PUBLISHED: September 12, 2017 at 4:38 pm | UPDATED: September 12, 2017 at 11:04 pm
“When life seems lunatic, who knows where madness lies?” That quotation feels completely of-the-moment, but it comes from Miguel de Cervantes’ four-century-old “Don Quixote.”
“That quote has been ringing in my ear every day I read the paper and scratch my head and think, ‘Where do I live? Who are my neighbors?” says Peter Rothstein, whose Theater Latte Da opens the “Don Quixote”-inspired “Man of La Mancha” this weekend. “It’s our 20th-anniversary season and we wanted to open with something that is about the power of storytelling, the power of theater.”
Martin Sola, Zachary Garcia and Andre Shoals rehearse a scene from Theater Latte Da’s modern-day “Man of La Mancha.” (Emilee Elofson/Theater Latte Da)
“Man of La Mancha” is a musical theater classic. But if you’re remembering a guy in a feathered hat and a waistcoat singing “The Impossible Dream,” you should not expect that image in Latte Da’s take, which Rothstein describes as contemporary and political.
Inspired by the fact that “La Mancha” features a play-within-a-play, Latte Da is reimagining the musical in a waiting room, where a diverse group of people brings to life Cervantes’ story of the dreamer, Don Quixote, his loyal sidekick, Sancho Panza, and his muse, who is variously known as Dulcinea and Aldonza. Originally set during the Spanish Inquisition, with Cervantes awaiting trial, this “La Mancha” takes place in an uncertain present.
The opportunity to reflect the diverse community in which we live and “to bring hope to a world that seems to be without it” has returned Rothstein to “La Mancha” for the first time since Grand Rapids High School, when he played The Padre in the show.
Peter Rothstein at a 2014 rehearsal for “Cabaret.” (John Autey/Pioneer Press)
” ‘Man of La Mancha’ is set in a medieval prison, during the Spanish Inquisition and it’s described as ‘a common room for those who wait,’ ” Rothstein says. “I was thinking, ‘What would that look like in contemporary society?’ ”
Latte Da won’t be specifying the common room in which its characters wait. Is it the Department of Motor Vehicles? An immigration holding facility? A police station? An airport? But Rothstein thinks most audience members will be able to relate to the powerlessness of being in the sort of place where we await our fates at the hands of bureaucracy.
“I’ve been stuck in Customs. I was out of the country, doing research, during 9/11 and I was put in a waiting room, waiting to talk to someone,” Rothstein says. “The space is a structure you don’t necessarily agree with — especially in our present political situation — and it’s about, ‘Where do you find your voice inside of that structure?’ ”
Those feelings of powerlessness are not just theoretical in this “Man of La Mancha.” Rothstein had cast an actor from Colombia for this production, but efforts to get her a work visa were denied and, ultimately, the role had to be re-cast.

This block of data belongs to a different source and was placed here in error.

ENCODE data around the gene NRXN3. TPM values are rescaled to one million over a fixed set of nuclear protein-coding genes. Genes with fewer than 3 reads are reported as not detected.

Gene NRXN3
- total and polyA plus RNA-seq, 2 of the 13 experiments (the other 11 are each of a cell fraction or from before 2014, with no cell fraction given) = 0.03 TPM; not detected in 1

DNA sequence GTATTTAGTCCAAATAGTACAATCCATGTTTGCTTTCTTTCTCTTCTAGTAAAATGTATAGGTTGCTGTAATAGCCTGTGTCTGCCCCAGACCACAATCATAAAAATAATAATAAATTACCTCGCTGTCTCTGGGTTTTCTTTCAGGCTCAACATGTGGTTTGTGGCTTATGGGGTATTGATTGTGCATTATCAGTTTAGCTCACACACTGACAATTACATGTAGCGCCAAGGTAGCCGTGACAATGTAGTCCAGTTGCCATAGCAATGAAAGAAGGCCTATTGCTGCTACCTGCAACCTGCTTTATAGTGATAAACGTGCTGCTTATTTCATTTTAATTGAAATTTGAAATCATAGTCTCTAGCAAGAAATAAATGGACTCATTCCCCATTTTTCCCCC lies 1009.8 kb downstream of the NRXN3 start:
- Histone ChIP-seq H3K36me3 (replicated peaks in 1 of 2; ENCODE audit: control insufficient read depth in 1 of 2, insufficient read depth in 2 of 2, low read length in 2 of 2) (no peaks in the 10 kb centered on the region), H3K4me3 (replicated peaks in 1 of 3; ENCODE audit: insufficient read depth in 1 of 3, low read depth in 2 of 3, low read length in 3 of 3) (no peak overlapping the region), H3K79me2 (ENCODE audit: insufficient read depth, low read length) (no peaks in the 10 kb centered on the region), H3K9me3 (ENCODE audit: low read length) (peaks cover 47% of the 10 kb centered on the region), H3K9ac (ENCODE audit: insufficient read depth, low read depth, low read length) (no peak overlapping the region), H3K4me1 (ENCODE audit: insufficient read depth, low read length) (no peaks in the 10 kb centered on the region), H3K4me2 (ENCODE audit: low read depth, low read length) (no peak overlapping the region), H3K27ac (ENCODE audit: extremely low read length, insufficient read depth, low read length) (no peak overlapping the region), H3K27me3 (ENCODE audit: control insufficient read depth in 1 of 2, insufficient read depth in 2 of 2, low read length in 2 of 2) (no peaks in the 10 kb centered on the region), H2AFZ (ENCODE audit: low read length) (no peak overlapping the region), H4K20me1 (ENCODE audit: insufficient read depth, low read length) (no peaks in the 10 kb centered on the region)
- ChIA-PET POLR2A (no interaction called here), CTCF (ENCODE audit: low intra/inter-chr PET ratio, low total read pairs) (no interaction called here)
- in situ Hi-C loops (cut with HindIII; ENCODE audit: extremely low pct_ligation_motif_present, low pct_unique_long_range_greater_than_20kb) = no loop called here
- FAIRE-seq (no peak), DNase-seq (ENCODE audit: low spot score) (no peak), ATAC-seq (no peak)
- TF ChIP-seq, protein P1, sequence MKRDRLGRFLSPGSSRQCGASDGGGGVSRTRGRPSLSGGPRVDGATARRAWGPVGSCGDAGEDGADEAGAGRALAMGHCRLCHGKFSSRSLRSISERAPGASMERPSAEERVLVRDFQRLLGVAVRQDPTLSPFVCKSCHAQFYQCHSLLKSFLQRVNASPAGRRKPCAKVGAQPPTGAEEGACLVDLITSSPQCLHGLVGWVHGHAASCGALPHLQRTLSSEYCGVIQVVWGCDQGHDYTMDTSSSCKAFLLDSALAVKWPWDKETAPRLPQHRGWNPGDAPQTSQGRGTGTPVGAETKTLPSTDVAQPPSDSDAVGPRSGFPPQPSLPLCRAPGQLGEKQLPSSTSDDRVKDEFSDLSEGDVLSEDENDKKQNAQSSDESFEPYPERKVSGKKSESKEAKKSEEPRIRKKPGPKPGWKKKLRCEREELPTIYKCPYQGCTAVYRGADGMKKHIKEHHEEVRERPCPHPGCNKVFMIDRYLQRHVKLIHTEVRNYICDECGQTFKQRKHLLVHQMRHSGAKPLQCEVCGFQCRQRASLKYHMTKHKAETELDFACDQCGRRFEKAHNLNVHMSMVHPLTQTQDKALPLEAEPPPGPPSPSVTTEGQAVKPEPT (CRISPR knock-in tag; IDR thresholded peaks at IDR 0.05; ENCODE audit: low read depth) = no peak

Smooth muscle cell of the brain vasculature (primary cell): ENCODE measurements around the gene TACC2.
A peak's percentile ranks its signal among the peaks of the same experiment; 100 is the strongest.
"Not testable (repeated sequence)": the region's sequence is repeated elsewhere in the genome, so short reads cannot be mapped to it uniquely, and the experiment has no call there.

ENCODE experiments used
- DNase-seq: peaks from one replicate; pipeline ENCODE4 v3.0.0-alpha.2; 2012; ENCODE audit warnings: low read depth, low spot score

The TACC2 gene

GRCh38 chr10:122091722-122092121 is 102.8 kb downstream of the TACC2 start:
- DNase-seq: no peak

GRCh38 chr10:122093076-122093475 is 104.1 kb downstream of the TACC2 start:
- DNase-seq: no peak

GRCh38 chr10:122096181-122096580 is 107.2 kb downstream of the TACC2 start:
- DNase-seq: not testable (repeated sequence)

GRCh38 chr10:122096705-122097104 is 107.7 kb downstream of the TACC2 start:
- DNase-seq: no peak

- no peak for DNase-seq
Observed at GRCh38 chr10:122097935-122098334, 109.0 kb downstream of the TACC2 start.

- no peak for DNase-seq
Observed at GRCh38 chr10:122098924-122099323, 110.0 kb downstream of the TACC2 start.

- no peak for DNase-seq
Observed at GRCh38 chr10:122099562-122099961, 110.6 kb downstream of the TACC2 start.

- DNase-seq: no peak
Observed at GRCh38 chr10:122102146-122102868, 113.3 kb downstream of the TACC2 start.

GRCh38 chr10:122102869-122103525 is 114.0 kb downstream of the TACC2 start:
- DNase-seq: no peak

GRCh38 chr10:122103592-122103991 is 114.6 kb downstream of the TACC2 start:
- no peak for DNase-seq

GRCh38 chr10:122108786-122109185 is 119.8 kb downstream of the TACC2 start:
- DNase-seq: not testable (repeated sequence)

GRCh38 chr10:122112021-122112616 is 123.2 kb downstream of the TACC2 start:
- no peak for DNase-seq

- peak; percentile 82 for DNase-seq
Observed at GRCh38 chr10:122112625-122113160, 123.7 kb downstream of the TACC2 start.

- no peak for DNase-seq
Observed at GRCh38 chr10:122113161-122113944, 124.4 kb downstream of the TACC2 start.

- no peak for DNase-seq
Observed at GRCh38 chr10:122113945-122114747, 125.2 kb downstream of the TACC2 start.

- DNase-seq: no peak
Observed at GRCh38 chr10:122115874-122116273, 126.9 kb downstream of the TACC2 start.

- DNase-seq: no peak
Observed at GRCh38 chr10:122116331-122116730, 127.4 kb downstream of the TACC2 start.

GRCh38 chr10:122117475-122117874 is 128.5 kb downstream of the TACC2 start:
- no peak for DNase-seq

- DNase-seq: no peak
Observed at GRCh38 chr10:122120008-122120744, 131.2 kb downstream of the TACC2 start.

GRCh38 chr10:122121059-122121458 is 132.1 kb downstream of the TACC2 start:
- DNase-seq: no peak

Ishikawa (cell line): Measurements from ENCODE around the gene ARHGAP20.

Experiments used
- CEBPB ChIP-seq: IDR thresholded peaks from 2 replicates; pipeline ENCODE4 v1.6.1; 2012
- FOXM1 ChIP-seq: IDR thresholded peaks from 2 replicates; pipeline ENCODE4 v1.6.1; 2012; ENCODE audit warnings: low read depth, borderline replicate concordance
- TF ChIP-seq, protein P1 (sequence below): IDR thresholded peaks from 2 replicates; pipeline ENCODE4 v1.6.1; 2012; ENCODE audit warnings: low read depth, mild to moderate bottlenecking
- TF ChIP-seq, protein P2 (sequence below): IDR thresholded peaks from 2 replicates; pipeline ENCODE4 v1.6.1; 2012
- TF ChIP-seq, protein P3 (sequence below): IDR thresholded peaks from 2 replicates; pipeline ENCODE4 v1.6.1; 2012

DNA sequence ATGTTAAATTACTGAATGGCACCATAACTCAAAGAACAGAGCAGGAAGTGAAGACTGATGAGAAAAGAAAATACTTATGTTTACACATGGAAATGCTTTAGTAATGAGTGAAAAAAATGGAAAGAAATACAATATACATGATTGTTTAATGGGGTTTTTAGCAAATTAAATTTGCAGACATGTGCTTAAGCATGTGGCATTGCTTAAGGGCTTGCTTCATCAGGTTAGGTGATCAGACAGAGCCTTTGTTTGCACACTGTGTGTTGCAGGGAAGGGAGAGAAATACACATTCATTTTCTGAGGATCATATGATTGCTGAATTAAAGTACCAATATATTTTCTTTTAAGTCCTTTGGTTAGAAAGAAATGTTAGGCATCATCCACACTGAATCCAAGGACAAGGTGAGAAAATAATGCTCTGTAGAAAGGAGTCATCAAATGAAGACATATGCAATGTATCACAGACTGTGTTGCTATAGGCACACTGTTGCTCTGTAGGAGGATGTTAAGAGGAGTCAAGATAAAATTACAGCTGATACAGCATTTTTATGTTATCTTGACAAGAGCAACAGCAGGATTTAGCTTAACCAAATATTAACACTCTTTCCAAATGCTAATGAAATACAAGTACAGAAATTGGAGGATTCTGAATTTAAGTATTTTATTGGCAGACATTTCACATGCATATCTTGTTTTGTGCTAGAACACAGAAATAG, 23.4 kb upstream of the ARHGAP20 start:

Casting, in general, was tricky, according to Rothstein.
“It’s a fairly tall order. There’s not a lot of music inside the work, so I knew I wanted actors who could handle the language. And we’re doing it with 11 actors, so I knew they’d be playing multiple roles,” says Rothstein. “I was also looking for diversity in all sorts of ways and I knew I needed smart actors who want to have these conversations but also have strong singing and acting chops.”
Broadway veteran Martin Sola left the Gloria Estefan musical, “On Your Feet,” to make his Latte Da debut as Quixote. Meghan Kreidler, whose musical appearances have included Mu Performing Arts’ “Flower Drum Song,” will play Aldonza/Dulcinea. And the cast boasts Latte Da veterans Sara Ochs (“Sweeney Todd”), Dan Hopman (“Into the Woods”) and Andre Shoals (“Ragtime”).
They will all be in modern dress in this stripped down “Man of La Mancha,” which the director describes as “exquisite and primitive,” in keeping with the imaginative work done by Twin Cities theater company Ten Thousand Things, for whom he directed “Doubt” and “Once on This Island.”
“When you look at the Inquisition, it’s interesting that the day Columbus sailed to America was the beginning of it. And that, under the Inquisition, those who practiced Judaism had to convert to Catholicism or be imprisoned. It’s not so terribly far-fetched,” says Rothstein, a former altar boy who notes that, despite the original setting, one of the play’s most sympathetic characters is a Catholic priest. “I’m not saying we are living in the Spanish Inquisition. But when you read the paper, when you watch the news, there are ideologies that are frighteningly familiar.”
In other words, the setting of this modern “Man of La Mancha” is designed to do two things: To ask audiences to reflect on how much things have changed in the 400 years since Cervantes’ day. And to reflect on how much they haven’t.
IF YOU GO
- What: “Man of La Mancha”
- When: Through Oct. 22
- Where: Ritz Theater, 345 13th Ave. NE, Mpls.
- Tickets: $47-$39, 612-339-3003 or latteda.org